Such incendiary language might have once been considered figurative or rhetorical, but after the Black Lives Matter riots of 2020, we know they really mean it. When the decision comes down, if Roe is overturned, expect riots and worse. In the near-term, expect threats on the lives of the justices who vote with the majority.

Crisis Of A House Divided

Some have taken a rather more benign view of all this, suggesting that if the draft opinion is adopted and Roe is overturned, federalism will allow us to sort out our differences on abortion. Some states will ban it outright, as Texas and a dozen other states have prepared to do with so-called “trigger laws.” Some will enshrine abortion access in law, as California has already done. Once we are all sorted, the two sides can live and let live.

But I do not think it will happen quite like that. One reason is that the left will not allow it. To the left, abortion is sacred. More than any other political issue or policy preference, it encapsulates a worldview that insists on limitless personal autonomy and recognizes no unchosen obligations. It declares that some people deserve absolutely no protection under the law. In that sense, it transcends politics. It is a kind of creed, an inversion of our Founding creed: all men are not created equal.

That should sound familiar, because this is not the first time such a creed has been adopted by a vast swath of the country. There is no polite way to say it (and the left hates it when you point it out), but the historical antecedent to the modern left’s fervor for abortion is the antebellum south’s fervor for chattel slavery. Like the abortion regime, the southern slave regime also had a rigid worldview at odds with the Constitution and natural law. It, too, was willing to destroy the country rather than relinquish its worldview and way of life.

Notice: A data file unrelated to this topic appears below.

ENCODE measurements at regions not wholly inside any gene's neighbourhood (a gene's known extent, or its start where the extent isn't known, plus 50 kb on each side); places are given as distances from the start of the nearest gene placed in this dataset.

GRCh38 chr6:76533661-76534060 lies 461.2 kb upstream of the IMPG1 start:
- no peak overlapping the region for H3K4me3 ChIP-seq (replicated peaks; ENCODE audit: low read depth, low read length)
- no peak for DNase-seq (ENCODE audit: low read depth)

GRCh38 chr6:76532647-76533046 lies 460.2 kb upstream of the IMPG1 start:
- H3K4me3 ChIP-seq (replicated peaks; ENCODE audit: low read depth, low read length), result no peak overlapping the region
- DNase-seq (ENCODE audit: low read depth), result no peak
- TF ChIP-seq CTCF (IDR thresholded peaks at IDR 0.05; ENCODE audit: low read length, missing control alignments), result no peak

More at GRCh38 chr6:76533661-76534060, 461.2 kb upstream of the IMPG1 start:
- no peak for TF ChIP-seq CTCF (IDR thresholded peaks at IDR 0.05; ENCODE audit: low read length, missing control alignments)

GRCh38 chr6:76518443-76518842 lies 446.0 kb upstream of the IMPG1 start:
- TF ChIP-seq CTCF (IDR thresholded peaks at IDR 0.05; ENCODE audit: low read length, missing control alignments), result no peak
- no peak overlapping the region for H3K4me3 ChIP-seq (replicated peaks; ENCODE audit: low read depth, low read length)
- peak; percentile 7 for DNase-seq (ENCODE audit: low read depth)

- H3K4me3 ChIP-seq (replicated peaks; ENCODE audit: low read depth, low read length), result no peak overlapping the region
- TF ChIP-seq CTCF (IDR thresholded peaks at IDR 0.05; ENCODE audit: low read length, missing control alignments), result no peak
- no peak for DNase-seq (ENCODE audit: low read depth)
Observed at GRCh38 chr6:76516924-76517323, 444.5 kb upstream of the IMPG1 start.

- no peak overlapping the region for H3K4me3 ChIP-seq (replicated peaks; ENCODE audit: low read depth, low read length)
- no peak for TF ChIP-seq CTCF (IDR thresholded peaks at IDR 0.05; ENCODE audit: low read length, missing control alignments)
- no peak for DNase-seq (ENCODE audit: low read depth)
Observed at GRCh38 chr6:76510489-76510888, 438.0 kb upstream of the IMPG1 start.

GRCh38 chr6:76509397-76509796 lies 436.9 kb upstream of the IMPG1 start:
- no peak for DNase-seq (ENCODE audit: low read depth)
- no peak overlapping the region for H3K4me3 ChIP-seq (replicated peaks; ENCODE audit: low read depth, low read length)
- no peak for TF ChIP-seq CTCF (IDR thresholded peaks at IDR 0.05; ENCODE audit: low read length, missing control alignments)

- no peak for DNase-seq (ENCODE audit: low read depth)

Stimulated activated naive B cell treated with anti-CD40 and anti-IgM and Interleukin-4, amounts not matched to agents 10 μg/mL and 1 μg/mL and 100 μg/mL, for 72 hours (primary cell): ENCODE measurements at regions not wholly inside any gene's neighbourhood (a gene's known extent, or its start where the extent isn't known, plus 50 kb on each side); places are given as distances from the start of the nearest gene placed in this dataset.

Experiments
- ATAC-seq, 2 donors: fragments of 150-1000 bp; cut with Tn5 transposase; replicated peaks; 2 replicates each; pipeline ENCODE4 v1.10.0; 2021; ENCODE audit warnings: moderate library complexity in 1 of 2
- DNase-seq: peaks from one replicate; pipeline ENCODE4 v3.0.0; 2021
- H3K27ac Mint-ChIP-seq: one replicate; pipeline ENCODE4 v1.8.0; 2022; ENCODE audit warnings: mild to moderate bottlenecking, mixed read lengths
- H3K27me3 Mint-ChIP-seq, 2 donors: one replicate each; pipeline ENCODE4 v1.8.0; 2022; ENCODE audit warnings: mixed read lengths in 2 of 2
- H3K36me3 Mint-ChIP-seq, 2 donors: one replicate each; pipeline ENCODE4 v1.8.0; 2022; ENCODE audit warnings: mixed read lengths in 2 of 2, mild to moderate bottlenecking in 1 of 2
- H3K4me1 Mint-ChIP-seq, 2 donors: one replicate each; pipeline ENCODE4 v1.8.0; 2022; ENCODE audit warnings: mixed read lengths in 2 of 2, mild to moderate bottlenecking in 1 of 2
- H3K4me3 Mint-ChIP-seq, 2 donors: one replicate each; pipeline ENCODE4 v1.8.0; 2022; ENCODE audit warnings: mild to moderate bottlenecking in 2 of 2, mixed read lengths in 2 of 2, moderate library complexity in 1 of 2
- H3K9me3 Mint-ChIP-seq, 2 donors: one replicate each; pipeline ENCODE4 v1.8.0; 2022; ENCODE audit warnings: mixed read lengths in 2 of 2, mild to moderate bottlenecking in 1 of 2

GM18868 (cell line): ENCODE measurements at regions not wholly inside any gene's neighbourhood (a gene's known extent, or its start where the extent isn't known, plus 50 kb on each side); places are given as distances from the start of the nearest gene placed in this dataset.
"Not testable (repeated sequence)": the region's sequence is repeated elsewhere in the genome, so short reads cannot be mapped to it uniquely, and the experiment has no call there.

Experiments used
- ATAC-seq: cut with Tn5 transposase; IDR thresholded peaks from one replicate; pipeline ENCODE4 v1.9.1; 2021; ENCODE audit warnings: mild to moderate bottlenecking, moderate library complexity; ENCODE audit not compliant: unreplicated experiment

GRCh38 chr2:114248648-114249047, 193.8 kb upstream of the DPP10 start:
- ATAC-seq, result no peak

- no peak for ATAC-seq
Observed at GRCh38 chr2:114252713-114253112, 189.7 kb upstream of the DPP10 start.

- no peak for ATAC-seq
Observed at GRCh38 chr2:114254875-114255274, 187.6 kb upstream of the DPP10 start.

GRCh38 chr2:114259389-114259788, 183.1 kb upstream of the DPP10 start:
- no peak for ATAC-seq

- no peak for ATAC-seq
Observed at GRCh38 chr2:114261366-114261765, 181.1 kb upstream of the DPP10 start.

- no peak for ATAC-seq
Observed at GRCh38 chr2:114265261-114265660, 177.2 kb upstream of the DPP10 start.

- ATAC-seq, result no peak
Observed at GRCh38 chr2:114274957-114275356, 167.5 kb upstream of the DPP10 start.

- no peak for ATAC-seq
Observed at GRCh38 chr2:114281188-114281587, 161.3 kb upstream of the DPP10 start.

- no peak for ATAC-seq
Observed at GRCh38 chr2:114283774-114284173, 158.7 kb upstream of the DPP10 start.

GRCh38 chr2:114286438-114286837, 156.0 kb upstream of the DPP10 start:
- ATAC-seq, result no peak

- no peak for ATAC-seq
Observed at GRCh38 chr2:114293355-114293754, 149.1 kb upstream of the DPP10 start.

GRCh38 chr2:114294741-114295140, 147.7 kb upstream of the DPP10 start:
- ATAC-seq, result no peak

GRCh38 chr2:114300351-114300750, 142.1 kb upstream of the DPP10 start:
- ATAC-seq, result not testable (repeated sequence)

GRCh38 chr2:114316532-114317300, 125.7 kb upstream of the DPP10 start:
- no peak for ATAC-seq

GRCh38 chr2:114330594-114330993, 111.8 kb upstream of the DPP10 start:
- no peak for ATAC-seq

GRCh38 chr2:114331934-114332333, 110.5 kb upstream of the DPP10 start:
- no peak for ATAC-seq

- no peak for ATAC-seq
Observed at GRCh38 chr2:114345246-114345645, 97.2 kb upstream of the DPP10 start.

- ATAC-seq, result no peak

The intellectual architects of the Slave Power were honest about their project. They meant to overthrow the Constitution, which John C. Calhoun thought was based on the lie that all men are created equal. Today’s pro-abortion lobby is finally coming around to something close to that level of honesty. It is hard to imagine a more candid exposition of their view than when Virginia Del. Kathy Tran, during a legislative hearing in 2019 for a bill that would have loosened restrictions on late-term abortions, admitted that her bill would allow for abortion up to the moment of birth.

Abraham Lincoln understood the southern slave creed for what it was. He knew that compromise with the slave regime was not possible, that the United States could not endure permanently half slave and half free. “I do not expect the Union to be dissolved — I do not expect the house to fall — but I do expect it will cease to be divided,” he said in his famous 1858 speech. “It will become all one thing or all the other.”

This is not 1858. We are not on the precipice of a civil war. But it is not too soon to recognize this crisis for what it is, to admit that we cannot endure with half the country allowing the murder of the unborn and half outlawing it. Eventually, we will become all one thing or all the other.